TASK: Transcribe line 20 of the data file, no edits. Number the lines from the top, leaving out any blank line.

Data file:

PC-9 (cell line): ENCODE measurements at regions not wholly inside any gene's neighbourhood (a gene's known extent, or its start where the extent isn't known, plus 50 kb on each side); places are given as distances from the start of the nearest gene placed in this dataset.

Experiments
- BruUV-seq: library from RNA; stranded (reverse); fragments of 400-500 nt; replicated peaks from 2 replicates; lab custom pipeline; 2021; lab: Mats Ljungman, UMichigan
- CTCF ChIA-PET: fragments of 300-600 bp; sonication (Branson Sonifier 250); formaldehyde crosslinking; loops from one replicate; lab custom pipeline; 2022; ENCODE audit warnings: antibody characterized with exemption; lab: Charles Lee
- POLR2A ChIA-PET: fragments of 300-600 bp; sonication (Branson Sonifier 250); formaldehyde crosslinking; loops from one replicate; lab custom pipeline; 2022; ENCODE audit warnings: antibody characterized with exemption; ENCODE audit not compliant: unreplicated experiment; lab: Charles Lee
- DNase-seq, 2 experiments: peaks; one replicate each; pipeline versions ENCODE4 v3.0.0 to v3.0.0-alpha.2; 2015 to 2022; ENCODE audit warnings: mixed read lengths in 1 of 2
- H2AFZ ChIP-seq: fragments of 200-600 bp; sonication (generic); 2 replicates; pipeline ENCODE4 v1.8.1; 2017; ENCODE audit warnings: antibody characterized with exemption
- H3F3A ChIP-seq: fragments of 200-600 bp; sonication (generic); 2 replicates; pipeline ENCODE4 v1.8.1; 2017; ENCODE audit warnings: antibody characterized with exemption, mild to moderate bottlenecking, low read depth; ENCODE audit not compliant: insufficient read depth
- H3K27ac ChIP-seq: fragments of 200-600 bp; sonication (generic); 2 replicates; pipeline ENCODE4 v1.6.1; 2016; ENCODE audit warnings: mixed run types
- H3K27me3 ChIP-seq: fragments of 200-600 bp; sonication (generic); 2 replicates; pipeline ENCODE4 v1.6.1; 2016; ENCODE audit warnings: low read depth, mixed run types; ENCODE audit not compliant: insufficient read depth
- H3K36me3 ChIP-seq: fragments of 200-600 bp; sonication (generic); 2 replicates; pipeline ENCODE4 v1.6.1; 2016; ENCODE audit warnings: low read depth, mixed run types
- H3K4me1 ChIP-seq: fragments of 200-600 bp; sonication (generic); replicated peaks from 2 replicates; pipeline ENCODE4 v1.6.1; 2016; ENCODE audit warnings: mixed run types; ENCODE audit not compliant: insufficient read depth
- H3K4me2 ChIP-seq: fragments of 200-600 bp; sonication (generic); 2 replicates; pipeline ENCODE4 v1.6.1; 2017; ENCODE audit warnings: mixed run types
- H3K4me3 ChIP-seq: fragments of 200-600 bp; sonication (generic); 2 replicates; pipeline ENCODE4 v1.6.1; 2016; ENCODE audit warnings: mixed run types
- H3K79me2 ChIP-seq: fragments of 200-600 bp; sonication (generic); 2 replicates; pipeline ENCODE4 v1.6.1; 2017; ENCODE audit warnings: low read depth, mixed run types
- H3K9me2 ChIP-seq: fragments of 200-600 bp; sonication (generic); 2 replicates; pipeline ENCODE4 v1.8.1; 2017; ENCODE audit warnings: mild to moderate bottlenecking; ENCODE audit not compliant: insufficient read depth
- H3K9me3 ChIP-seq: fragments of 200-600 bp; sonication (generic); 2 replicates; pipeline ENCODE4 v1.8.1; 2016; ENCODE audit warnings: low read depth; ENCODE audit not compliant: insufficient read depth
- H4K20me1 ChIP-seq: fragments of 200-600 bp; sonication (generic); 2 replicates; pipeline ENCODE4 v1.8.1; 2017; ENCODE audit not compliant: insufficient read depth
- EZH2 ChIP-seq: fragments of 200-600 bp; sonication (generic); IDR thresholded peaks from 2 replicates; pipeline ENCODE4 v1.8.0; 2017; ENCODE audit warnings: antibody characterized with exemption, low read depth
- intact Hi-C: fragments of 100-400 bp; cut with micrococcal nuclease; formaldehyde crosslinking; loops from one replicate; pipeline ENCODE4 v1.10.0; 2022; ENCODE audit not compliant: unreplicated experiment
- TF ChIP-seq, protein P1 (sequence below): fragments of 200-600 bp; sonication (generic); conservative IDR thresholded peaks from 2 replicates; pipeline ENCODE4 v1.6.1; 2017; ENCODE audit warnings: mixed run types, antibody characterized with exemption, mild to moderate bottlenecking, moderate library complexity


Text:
- intact Hi-C: fragments of 100-400 bp; cut with micrococcal nuclease; formaldehyde crosslinking; loops from one replicate; pipeline ENCODE4 v1.10.0; 2022; ENCODE audit not compliant: unreplicated experiment